Review: Split Lip Rayfield, "Should Have Seen It Coming"


After seeing Split Lip Rayfield live, it's hard to imagine that a CD could be anything BUT a disappointment. The Kansas pickin' foursome is revered for its bring-down-the-house performances at Walnut Valley Festival and local clubs from Lawrence to KC to Wichita. With the most basic of weapons - guitar, mandolin, banjo and a one-string gas-tank bass known as the "stitchgiver" - Split Lip creates more pure rock and roll volume than most bands who claim as much.

Past Split Lip albums have been hit and miss, however. There were plenty of memorable tunes - "3.2 Flu" and "John" for example - but the recordings sometimes felt cluttered and awkward at translating the live quality of the one-string bass.

On "Should Have Seen It Coming," Split Lip seems to have hit their stride in the studio. Rather than focus on the frenzied energy of their live show, the disc is by and large a laid-back affair. That's not to say the band doesn't rip. They just rip in a mature, we-could-do-this-in-our-sleep kind of way.

The most notable improvement is the three and four-part harmonies, which the band employs on nearly every song to great effect. Smartly, the arrangements leave plenty of room for these vocals to shine.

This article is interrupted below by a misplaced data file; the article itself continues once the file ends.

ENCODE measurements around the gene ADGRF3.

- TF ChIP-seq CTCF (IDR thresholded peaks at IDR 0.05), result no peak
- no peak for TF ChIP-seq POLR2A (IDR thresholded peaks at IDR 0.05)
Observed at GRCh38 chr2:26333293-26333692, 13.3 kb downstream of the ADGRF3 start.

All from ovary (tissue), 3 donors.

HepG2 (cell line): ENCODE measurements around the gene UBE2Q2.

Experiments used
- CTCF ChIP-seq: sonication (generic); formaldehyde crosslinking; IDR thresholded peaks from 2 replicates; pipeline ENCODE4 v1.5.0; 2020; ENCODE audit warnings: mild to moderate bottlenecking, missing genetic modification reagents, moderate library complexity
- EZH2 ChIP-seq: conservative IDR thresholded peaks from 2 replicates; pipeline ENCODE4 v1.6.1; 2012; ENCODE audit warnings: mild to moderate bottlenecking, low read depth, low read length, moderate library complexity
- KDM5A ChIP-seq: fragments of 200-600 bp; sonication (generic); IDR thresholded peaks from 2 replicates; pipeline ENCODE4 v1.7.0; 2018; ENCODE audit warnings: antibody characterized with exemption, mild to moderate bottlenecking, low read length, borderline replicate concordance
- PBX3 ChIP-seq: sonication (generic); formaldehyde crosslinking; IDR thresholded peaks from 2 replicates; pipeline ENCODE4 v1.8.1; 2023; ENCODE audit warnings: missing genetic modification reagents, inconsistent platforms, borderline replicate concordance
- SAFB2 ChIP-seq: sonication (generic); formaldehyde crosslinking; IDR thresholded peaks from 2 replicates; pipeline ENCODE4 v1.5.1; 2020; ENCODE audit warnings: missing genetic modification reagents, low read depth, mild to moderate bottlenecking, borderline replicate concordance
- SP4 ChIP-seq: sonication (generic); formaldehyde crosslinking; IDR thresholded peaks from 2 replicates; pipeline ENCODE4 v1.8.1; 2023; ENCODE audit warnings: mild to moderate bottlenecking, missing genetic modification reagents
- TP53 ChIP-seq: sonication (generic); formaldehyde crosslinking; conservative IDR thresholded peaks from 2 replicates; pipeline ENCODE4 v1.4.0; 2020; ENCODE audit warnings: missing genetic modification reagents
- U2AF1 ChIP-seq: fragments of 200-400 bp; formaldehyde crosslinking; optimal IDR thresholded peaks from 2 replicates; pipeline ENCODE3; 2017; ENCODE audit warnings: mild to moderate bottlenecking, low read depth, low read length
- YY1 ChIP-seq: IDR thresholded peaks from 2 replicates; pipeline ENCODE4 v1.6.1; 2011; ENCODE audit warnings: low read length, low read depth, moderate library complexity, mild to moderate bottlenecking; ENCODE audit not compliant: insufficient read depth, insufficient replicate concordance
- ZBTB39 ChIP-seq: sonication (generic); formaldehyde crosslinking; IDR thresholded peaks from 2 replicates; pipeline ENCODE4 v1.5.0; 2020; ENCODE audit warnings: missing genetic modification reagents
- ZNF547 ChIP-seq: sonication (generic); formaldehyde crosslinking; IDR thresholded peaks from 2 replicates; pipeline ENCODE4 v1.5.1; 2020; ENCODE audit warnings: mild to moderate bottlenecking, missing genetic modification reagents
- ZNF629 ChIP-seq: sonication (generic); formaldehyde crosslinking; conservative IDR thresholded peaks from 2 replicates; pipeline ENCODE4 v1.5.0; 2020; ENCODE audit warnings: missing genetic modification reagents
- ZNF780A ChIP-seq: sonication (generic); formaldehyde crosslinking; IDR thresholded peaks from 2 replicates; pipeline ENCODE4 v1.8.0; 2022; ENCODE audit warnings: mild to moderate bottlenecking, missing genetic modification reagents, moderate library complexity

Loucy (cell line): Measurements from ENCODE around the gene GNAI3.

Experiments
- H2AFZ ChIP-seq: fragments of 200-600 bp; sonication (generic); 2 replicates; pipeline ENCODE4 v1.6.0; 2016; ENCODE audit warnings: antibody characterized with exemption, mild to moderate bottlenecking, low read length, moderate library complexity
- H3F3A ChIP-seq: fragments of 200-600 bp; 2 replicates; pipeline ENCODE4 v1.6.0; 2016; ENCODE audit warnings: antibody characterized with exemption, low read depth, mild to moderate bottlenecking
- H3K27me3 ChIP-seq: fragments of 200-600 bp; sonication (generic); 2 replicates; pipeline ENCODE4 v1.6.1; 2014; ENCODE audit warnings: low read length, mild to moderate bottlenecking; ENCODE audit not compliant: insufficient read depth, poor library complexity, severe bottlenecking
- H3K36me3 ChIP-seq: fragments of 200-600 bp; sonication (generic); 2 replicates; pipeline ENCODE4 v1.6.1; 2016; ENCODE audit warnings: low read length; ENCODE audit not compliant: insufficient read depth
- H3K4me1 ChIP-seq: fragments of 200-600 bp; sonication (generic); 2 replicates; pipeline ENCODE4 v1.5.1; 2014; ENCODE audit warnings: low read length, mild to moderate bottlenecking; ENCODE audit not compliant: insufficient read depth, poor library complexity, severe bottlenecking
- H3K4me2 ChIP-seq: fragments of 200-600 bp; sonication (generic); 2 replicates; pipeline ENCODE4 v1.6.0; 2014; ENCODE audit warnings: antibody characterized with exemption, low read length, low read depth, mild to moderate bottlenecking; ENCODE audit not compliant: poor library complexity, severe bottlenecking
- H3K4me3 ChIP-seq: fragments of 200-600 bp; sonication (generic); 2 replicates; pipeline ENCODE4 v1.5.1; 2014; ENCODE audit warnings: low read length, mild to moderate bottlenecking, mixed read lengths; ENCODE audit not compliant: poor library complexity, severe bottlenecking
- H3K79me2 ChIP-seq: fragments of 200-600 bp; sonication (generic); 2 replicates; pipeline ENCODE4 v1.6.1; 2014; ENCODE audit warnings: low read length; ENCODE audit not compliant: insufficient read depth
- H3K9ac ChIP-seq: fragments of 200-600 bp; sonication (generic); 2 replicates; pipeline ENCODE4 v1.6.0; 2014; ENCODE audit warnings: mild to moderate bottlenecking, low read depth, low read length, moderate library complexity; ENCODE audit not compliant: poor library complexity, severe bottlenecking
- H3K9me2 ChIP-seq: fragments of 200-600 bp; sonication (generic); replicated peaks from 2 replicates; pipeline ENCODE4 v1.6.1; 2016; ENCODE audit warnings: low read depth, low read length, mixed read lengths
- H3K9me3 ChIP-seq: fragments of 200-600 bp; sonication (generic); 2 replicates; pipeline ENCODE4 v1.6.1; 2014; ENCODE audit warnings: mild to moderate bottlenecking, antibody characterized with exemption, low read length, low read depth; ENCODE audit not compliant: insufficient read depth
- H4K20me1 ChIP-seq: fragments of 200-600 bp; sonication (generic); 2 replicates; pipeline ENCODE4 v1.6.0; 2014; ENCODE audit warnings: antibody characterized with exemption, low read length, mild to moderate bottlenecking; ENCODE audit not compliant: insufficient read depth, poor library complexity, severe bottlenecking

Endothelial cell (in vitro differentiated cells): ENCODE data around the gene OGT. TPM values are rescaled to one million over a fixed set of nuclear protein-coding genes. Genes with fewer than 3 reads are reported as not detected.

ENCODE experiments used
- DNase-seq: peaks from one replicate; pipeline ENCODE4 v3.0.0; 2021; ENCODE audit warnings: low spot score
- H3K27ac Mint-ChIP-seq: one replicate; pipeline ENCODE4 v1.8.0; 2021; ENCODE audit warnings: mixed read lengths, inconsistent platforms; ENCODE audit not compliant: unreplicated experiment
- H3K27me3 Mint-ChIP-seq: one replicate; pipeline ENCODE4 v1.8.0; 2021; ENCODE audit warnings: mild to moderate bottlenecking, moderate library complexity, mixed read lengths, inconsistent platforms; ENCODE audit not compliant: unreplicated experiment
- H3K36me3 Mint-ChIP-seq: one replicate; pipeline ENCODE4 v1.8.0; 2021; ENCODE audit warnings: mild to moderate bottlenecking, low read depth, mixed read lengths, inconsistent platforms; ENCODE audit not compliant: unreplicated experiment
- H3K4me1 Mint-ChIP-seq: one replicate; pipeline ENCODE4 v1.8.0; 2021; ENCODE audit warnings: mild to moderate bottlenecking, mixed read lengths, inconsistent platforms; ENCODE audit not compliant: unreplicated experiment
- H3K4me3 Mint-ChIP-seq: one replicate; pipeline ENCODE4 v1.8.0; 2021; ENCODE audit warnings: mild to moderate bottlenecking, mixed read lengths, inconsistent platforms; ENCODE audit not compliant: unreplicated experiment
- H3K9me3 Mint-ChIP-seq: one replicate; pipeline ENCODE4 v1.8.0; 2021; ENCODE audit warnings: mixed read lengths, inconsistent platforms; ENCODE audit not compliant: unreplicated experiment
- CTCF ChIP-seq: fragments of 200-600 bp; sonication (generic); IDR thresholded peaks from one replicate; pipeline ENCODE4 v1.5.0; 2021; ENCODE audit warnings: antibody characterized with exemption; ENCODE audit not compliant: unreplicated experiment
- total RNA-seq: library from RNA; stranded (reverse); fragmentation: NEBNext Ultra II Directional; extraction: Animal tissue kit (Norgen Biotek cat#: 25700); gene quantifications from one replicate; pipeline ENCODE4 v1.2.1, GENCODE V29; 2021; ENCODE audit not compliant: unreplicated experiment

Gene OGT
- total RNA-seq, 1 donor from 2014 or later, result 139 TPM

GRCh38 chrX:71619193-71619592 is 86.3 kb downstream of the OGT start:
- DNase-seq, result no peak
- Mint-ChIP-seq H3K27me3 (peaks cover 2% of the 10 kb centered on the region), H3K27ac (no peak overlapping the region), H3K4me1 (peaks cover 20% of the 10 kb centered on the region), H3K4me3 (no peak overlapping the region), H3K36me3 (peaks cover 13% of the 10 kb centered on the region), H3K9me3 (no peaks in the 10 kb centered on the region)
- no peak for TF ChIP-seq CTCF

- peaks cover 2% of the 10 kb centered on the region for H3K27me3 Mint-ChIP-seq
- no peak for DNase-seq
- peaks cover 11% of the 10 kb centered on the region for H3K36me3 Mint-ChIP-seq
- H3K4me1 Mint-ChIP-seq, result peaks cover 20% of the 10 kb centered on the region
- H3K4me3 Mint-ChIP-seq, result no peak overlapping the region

For the hometown fans, "Redneck Tailgate Dream" offers a hilarious portrait of the good-old-boys (that is, kids) who park their trucks on Mass. St. every Friday night: "Coors Light is pouring down my throat / Last week I puked in my cousin's boat ... If ya'll like Batman we'll fight you now goddamnit / Where are my Skoal bandits?"

While Split Lip's sense of humor is a given, the album also offers some of the band's most somber efforts. "Promise Not to Tell" delves into Appalachia with an evocative banjo line and haunting minor chords. "Don't Believe That You're Someone" offers the uplifting message, "Don't believe that your someone / "Cause I never think about you."

Where early Split Lip albums had more of a punk rock appeal, "Should Have Seen It Coming" adheres to a more traditional country / bluegrass approach, particularly on songs like "Union Man" and "Hundred Dollar Bill." Co-lead-vocalist Kirk Rundstrom still sounds like a Deliverance extra gone wrong, but songs like "Honestly" ("Honestly I lied, and honestly I didn't try to love you") could have come straight from the Roy Acuff songbook.

Upcoming shows

Split Lip Rayfield

While "Should Have Seen It Coming" is more than good enough to make an impression on newcomers, the band's live show is still a must to understand what Split Lip is all about. Either way, it's good to see the band's records doing justice to its abilities.


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